|When Abass Daud was a child, there were no schools. There was only war. The government in Khartoum was waging war on his homeland in the Nuba Mountains, located in Sudan’s South Kordofan region near that country’s border with what is today South Sudan.
“We were always running from the bombs of the Antonovs and the bullets of the soldiers. And the army would look for us when we were hiding. But in 2002, there was a ceasefire, and I was sent to school,” he said.
“It was exciting. I had a voice inside me telling me that I had to go to school. Many of us young boys went. I had no shoes nor proper clothes, but we’d walk very early in the morning to the school.”
By 2009, attacks from the north had started again, and his school closed. He fled to Gidel, which was a bit safer, where he finished his primary school and began secondary school. He earned money for his school fees by working part-time for Arab families, cleaning floors, washing laundry and working on their farms.
In 2011, the war intensified, and all schools closed.
“Many people flew out of the Nuba Mountains, especially those who were better off, who had money. Since I came from very poor family, I went home to my family to wait with them for whatever would happen,” he said.
The following year, word came that a refugee camp had formed near Yida, on the other side of the border with South Sudan. Daud joined with other boys and girls from his village and trekked there on foot.
“When we got to Yida, we searched for the school. But it was a new camp and not well established. We found it, but there were 150 students in a class. And there wasn’t much food because the roads were bad. So hunger was a problem. I eventually decided to go back to the Nuba Mountains,” he said.
Daud only had 250 South Sudanese Pounds when he got back to his family’s home. So he borrowed a bicycle from a friend and started riding several days across the border to Bentieu, where he would buy sugar and coffee and bring them home to sell. By 2013, some schools reopened and he had saved enough to pay the fees. There was near constant bombardment, so any significant noise caused the students to run for the trenches they had dug around the school grounds.
Daud finally was offered a chance to evacuate to the Kakuma Refugee Camp in Kenya, where he finished secondary studies and passed his graduation exam. He returned home and worked as a volunteer teacher for two years. He wanted to do further studies in education, however, so his priest finally nominated him to go study at the Solidarity Teacher Training College in Yambio.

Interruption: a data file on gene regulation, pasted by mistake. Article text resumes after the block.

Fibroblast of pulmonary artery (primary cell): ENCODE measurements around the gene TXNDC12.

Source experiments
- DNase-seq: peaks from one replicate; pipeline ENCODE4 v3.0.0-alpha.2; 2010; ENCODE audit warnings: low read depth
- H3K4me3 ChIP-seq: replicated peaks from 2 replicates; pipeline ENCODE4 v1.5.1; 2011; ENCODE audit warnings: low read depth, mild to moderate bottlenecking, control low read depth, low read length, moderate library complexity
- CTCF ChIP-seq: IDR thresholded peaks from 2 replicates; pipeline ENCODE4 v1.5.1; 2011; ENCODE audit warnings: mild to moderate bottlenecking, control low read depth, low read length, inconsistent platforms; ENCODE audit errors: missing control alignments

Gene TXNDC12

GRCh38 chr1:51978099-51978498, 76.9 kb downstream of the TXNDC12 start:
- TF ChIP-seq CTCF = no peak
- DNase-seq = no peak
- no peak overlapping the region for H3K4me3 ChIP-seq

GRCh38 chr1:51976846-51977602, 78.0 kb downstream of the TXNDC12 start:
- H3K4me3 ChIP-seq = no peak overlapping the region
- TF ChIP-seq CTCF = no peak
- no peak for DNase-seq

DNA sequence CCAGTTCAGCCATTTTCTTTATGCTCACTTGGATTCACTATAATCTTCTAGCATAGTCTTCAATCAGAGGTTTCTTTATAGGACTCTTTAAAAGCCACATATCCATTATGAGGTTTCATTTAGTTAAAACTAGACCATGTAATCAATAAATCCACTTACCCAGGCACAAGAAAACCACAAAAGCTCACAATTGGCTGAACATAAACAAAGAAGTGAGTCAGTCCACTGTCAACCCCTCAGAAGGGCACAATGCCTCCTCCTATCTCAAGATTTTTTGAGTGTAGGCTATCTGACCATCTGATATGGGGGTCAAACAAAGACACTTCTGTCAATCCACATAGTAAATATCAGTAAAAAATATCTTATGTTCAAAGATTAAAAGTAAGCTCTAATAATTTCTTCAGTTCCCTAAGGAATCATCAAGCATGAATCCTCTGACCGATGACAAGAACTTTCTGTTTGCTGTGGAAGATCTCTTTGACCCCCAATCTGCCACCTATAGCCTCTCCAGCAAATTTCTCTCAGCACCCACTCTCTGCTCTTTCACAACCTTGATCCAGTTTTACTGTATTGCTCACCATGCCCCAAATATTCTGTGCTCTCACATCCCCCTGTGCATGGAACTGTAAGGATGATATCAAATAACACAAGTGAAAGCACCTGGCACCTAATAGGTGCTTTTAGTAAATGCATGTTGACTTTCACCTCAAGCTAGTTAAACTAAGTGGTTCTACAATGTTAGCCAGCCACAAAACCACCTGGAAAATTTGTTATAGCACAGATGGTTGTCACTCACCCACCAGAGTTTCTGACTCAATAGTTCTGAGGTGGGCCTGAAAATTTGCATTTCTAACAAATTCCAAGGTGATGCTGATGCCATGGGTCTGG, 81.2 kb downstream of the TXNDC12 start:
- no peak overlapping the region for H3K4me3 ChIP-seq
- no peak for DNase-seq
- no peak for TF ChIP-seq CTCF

He says the college marked his first exposure to South Sudanese, but he got along well with his classmates. Speaking English, he says, leveled the playing field in a community with people from many ethnic backgrounds. And he praises how the school brought together people from around the world.
“We have teachers who come from different countries, from different continents. They’ve come a long ways simply out of their love for us. They have seen our suffering, and they’ve sacrificed their time and their lives to come and share our situation, and to help us have knowledge that we can spread to other people,” he said.
Although his studies were temporarily interrupted because of Covid, Daud graduated from STTC in October and returned to the Nuba Mountains.
After years of overcoming obstacles, he was ready to teach.
“At first I had wanted to be a doctor, because there was so much fighting and when people were injured there was no one to care for them. But I also saw how during the war all the foreign teachers left. Only the native teachers remained, and they didn’t have enough knowledge. So I decided to be a teacher in my own land, so I can help my people who are suffering,” he said.
“If we can have trained teachers, they will change the minds of young children, and the generations to come will look for alternatives to fighting. They’ll learn to resolve their conflicts and live in peace. I became a teacher in order to share the message that war isn’t the solution to our problems, that dialogue can me a means to resolve things. In the Nuba Mountains, teachers are important for the future.”
(Credits to Paul Jeffrey and Sean Hawkey)
23 September 2022
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